Anand Ranjan

I am a PhD first-year student at the University of Edinburgh. I completed my MPhil and MA in Sociology from Jawaharlal Nehru University, New Delhi, India. I also have a bachelor’s degree in Spanish language and Cultural Studies from JNU, New Delhi. I had an opportunity to present a paper on ‘Digital Hinduism’ at the International Conference organised by the European Association of South Anthropologists in 2022. I would like to collaborate with the scholars working on the intersection of digital technology, religion and nationalism. I am also a PhD affiliate in the Centre for Data, Culture & Society, University of Edinburgh. I am also a Resident Assistant at the University of Edinburgh.

Current Research:

My current research is to understand the religious experiences emerging at the intersection of the online and offline sphere in a ‘hyper-mediated world’. These new emerging experiences can not be placed in the binary of online and offline experiences. Borrowing from Floridi’s idea, it can be defined as ‘Onlife’ religious experiences. I am using the lens of onlife religious experiences to understand the relationship between Hindutva politics, technology and Hinduism. Exploring how digital technology is employed to express and spread Hindutva in the name of restoring Hinduism. It focuses on the intersection of Hinduism, digital technology, and ethnonationalism in contemporary India. The pervasiveness of information and communication technology in our life has changed our everyday experiences and religion can not be aloof from this. What could be the nature of the emergent form of digital religiosity? Is technology becoming complementary to religion? How modern nationalism is becoming an integration of scientific vision and religious vision? What effects does the intersection of digital technology and religion have on religious fundamentalism? These are some questions I am addressing in my research.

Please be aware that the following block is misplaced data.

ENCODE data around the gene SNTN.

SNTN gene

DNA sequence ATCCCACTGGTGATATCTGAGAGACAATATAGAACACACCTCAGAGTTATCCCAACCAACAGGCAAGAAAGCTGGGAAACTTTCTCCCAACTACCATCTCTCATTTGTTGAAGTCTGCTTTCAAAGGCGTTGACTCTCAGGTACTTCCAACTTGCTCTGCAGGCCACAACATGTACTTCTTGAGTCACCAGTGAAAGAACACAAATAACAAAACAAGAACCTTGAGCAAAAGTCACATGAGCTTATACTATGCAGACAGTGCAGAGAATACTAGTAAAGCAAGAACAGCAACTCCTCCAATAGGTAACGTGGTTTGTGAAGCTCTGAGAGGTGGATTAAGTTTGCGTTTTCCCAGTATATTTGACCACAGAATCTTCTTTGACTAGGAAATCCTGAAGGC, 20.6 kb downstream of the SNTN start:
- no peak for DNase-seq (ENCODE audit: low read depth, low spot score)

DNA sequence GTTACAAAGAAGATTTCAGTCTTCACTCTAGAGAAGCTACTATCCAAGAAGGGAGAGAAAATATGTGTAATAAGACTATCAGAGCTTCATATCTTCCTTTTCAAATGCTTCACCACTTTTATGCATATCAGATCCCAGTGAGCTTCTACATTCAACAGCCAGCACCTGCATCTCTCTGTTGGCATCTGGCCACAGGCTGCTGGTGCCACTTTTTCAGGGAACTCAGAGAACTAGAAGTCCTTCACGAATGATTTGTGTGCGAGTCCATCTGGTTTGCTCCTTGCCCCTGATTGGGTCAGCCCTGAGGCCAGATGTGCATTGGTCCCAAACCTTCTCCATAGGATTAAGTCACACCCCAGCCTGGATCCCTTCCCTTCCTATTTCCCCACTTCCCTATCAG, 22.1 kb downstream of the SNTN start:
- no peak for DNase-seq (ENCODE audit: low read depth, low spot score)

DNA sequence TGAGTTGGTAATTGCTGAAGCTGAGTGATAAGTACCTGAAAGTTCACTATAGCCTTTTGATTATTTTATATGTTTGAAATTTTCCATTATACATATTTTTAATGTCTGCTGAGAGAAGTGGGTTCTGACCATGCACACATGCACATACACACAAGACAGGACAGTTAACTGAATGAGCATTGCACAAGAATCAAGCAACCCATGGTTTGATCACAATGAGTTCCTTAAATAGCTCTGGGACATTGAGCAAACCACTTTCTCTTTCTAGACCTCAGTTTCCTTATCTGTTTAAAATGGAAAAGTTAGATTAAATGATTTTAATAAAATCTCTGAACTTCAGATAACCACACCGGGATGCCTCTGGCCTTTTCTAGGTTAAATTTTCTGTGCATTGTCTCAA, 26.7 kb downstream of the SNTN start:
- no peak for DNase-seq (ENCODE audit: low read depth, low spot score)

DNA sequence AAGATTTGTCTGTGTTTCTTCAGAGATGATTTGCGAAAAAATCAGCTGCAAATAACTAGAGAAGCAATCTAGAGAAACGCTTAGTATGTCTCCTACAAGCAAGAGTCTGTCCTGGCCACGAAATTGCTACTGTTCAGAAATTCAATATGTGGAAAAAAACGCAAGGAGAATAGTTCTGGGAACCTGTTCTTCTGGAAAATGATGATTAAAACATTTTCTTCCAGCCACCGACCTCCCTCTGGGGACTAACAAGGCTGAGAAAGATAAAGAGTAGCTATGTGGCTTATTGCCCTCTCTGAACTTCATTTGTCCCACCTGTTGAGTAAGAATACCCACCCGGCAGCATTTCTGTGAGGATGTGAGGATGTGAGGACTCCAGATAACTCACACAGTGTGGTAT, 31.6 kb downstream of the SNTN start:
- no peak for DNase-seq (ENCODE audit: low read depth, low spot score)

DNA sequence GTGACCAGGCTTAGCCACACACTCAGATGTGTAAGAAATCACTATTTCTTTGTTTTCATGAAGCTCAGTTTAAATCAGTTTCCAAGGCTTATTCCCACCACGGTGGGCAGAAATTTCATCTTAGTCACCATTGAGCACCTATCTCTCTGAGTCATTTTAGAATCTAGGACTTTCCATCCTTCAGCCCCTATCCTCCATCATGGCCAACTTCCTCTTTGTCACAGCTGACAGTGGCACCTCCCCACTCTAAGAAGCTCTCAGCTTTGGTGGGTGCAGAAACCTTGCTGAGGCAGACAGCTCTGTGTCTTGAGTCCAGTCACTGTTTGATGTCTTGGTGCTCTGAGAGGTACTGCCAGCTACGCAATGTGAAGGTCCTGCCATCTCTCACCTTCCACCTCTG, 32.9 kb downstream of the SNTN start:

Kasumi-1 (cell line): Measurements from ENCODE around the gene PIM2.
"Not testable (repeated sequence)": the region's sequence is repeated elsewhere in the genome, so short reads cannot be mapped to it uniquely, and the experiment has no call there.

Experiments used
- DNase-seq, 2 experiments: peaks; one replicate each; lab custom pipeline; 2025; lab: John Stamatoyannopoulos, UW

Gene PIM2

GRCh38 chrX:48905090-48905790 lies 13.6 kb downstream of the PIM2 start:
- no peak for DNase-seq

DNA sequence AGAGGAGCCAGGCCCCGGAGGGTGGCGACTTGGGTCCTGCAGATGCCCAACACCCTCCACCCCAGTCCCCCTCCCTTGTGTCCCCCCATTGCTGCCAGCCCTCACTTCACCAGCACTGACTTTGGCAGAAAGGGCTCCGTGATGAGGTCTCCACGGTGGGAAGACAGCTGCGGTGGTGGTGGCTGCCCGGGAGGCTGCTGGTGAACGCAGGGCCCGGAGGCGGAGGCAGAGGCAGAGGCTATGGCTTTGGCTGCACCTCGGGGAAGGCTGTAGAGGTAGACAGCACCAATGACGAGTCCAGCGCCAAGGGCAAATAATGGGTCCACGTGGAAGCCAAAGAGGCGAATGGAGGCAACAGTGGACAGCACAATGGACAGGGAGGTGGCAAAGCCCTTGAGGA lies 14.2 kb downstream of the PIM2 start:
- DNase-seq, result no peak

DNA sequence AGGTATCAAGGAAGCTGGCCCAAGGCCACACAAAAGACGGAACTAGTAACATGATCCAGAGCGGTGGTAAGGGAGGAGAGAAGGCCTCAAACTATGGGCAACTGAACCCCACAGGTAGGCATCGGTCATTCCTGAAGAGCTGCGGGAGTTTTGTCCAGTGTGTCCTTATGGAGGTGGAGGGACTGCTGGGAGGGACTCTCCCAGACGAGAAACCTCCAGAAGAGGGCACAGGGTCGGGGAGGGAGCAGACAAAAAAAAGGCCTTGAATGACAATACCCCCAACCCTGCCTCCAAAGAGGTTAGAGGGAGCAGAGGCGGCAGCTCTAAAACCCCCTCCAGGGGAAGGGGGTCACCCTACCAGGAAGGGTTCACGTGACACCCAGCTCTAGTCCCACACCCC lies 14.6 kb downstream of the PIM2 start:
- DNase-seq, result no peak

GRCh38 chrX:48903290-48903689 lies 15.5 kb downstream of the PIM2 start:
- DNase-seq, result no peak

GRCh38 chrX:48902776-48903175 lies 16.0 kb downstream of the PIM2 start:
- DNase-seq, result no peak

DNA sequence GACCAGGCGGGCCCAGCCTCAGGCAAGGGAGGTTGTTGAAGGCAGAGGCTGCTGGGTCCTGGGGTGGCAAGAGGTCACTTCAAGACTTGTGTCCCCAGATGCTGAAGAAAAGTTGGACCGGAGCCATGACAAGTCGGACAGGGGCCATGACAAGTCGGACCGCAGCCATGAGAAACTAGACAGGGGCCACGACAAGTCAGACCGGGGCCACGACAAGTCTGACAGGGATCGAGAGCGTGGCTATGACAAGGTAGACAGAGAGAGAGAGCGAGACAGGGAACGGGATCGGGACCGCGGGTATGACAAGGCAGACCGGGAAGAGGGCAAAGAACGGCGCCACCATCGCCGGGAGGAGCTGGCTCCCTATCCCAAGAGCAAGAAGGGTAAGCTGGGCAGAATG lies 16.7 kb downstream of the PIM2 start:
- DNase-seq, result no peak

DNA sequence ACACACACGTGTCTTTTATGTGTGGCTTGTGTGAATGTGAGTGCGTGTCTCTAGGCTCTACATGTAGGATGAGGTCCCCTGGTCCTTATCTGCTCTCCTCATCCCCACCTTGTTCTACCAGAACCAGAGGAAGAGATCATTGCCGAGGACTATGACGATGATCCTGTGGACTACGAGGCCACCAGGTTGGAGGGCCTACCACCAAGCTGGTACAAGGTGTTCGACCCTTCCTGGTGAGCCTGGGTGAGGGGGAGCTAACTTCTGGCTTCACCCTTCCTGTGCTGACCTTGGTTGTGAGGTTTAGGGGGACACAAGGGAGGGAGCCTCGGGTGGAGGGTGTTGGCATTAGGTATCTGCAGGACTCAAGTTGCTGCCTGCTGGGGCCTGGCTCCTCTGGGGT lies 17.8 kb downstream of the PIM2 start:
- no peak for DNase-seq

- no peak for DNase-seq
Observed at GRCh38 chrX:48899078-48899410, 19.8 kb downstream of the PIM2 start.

Areas of Study:

Digital Hinduism, Onlife Hinduism, Digital Technology, Hindu Nationalism and Pilgrimage study